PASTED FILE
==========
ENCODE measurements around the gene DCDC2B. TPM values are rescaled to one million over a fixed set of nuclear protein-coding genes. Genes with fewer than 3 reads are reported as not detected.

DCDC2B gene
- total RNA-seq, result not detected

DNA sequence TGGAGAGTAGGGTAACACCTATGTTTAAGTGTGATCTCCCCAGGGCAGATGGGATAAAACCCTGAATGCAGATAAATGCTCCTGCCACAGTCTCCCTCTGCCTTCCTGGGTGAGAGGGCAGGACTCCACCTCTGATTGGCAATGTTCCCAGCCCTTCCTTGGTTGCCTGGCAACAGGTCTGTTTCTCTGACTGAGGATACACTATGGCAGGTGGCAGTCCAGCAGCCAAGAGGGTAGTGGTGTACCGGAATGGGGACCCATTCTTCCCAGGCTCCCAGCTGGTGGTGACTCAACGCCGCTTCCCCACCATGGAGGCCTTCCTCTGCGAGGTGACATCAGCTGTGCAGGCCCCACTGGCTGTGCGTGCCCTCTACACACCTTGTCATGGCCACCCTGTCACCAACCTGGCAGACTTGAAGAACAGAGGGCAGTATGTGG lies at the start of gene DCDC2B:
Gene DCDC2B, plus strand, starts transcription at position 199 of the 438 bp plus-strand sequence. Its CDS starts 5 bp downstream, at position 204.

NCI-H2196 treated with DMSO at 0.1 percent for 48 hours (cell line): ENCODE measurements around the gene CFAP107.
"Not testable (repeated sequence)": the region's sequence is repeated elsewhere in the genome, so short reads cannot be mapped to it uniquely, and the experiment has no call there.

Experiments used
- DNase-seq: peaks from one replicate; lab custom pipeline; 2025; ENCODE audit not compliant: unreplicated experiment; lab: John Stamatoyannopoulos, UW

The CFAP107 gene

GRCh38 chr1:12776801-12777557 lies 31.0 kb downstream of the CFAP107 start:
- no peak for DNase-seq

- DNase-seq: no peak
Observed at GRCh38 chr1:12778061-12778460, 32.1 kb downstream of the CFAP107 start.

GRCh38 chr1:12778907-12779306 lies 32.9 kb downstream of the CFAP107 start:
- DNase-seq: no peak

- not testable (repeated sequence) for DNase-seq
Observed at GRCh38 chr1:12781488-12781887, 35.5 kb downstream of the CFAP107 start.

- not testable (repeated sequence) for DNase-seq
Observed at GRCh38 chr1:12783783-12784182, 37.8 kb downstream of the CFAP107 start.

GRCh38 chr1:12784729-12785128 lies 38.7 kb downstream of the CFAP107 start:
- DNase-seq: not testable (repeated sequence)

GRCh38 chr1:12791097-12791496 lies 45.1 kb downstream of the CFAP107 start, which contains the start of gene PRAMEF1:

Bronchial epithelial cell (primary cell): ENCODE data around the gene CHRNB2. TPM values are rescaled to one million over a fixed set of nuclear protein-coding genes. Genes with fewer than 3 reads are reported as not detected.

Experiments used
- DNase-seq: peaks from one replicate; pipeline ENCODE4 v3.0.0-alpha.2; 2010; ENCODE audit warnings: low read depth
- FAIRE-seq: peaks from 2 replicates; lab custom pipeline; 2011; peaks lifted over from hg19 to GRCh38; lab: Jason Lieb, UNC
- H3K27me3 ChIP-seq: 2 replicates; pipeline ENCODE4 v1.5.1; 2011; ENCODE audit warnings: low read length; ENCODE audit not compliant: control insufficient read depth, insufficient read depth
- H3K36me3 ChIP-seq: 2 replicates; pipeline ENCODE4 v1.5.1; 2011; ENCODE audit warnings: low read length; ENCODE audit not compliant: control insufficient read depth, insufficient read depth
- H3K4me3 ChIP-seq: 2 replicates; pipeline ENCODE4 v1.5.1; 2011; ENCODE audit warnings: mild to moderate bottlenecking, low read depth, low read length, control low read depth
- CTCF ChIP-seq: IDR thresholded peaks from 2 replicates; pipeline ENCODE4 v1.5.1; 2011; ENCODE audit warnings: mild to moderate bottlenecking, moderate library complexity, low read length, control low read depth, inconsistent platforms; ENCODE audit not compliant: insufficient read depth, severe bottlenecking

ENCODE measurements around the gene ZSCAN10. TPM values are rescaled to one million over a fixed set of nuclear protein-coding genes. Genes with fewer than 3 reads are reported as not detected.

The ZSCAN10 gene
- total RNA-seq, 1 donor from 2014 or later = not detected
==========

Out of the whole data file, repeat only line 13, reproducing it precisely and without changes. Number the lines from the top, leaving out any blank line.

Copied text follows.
- DNase-seq: no peak